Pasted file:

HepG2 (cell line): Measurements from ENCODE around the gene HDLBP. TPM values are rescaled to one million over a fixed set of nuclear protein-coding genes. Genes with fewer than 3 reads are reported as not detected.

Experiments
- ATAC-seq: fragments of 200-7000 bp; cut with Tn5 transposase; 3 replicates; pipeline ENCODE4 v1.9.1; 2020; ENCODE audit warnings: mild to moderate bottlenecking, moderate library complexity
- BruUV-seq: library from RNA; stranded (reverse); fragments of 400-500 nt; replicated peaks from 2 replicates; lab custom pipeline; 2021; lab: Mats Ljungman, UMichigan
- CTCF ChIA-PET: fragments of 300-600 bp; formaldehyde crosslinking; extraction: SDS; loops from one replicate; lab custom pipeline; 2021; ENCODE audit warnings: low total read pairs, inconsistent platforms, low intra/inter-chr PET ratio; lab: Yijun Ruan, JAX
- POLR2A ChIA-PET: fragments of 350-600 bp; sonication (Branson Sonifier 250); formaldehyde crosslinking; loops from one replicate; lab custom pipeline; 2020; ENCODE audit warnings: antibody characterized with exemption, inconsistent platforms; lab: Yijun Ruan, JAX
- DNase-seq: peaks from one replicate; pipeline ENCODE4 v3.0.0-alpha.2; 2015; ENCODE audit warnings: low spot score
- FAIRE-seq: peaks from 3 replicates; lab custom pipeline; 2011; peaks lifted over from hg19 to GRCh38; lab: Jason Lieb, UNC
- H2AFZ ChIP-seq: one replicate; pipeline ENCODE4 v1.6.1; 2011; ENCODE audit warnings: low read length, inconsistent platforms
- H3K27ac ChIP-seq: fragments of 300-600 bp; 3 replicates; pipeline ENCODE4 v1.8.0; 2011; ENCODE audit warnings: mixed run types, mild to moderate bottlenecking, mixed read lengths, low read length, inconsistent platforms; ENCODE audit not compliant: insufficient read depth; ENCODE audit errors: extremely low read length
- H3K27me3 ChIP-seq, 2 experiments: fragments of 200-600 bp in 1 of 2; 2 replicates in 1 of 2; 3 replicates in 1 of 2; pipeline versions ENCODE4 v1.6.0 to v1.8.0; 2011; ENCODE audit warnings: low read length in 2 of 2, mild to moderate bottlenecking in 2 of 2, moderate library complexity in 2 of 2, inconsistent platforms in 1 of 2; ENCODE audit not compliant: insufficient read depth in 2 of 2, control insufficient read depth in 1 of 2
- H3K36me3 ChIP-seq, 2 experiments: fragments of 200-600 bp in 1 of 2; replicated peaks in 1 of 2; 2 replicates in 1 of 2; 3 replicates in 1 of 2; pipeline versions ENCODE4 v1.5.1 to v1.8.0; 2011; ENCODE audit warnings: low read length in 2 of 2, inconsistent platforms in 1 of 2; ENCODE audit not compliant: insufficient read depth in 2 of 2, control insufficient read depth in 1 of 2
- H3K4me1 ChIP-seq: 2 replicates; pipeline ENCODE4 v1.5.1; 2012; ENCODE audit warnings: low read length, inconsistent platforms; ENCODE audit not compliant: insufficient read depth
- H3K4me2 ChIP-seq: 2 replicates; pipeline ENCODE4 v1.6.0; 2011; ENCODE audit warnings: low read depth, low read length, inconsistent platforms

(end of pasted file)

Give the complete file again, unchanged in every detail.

HepG2 (cell line): Measurements from ENCODE around the gene HDLBP. TPM values are rescaled to one million over a fixed set of nuclear protein-coding genes. Genes with fewer than 3 reads are reported as not detected.

Experiments
- ATAC-seq: fragments of 200-7000 bp; cut with Tn5 transposase; 3 replicates; pipeline ENCODE4 v1.9.1; 2020; ENCODE audit warnings: mild to moderate bottlenecking, moderate library complexity
- BruUV-seq: library from RNA; stranded (reverse); fragments of 400-500 nt; replicated peaks from 2 replicates; lab custom pipeline; 2021; lab: Mats Ljungman, UMichigan
- CTCF ChIA-PET: fragments of 300-600 bp; formaldehyde crosslinking; extraction: SDS; loops from one replicate; lab custom pipeline; 2021; ENCODE audit warnings: low total read pairs, inconsistent platforms, low intra/inter-chr PET ratio; lab: Yijun Ruan, JAX
- POLR2A ChIA-PET: fragments of 350-600 bp; sonication (Branson Sonifier 250); formaldehyde crosslinking; loops from one replicate; lab custom pipeline; 2020; ENCODE audit warnings: antibody characterized with exemption, inconsistent platforms; lab: Yijun Ruan, JAX
- DNase-seq: peaks from one replicate; pipeline ENCODE4 v3.0.0-alpha.2; 2015; ENCODE audit warnings: low spot score
- FAIRE-seq: peaks from 3 replicates; lab custom pipeline; 2011; peaks lifted over from hg19 to GRCh38; lab: Jason Lieb, UNC
- H2AFZ ChIP-seq: one replicate; pipeline ENCODE4 v1.6.1; 2011; ENCODE audit warnings: low read length, inconsistent platforms
- H3K27ac ChIP-seq: fragments of 300-600 bp; 3 replicates; pipeline ENCODE4 v1.8.0; 2011; ENCODE audit warnings: mixed run types, mild to moderate bottlenecking, mixed read lengths, low read length, inconsistent platforms; ENCODE audit not compliant: insufficient read depth; ENCODE audit errors: extremely low read length
- H3K27me3 ChIP-seq, 2 experiments: fragments of 200-600 bp in 1 of 2; 2 replicates in 1 of 2; 3 replicates in 1 of 2; pipeline versions ENCODE4 v1.6.0 to v1.8.0; 2011; ENCODE audit warnings: low read length in 2 of 2, mild to moderate bottlenecking in 2 of 2, moderate library complexity in 2 of 2, inconsistent platforms in 1 of 2; ENCODE audit not compliant: insufficient read depth in 2 of 2, control insufficient read depth in 1 of 2
- H3K36me3 ChIP-seq, 2 experiments: fragments of 200-600 bp in 1 of 2; replicated peaks in 1 of 2; 2 replicates in 1 of 2; 3 replicates in 1 of 2; pipeline versions ENCODE4 v1.5.1 to v1.8.0; 2011; ENCODE audit warnings: low read length in 2 of 2, inconsistent platforms in 1 of 2; ENCODE audit not compliant: insufficient read depth in 2 of 2, control insufficient read depth in 1 of 2
- H3K4me1 ChIP-seq: 2 replicates; pipeline ENCODE4 v1.5.1; 2012; ENCODE audit warnings: low read length, inconsistent platforms; ENCODE audit not compliant: insufficient read depth
- H3K4me2 ChIP-seq: 2 replicates; pipeline ENCODE4 v1.6.0; 2011; ENCODE audit warnings: low read depth, low read length, inconsistent platforms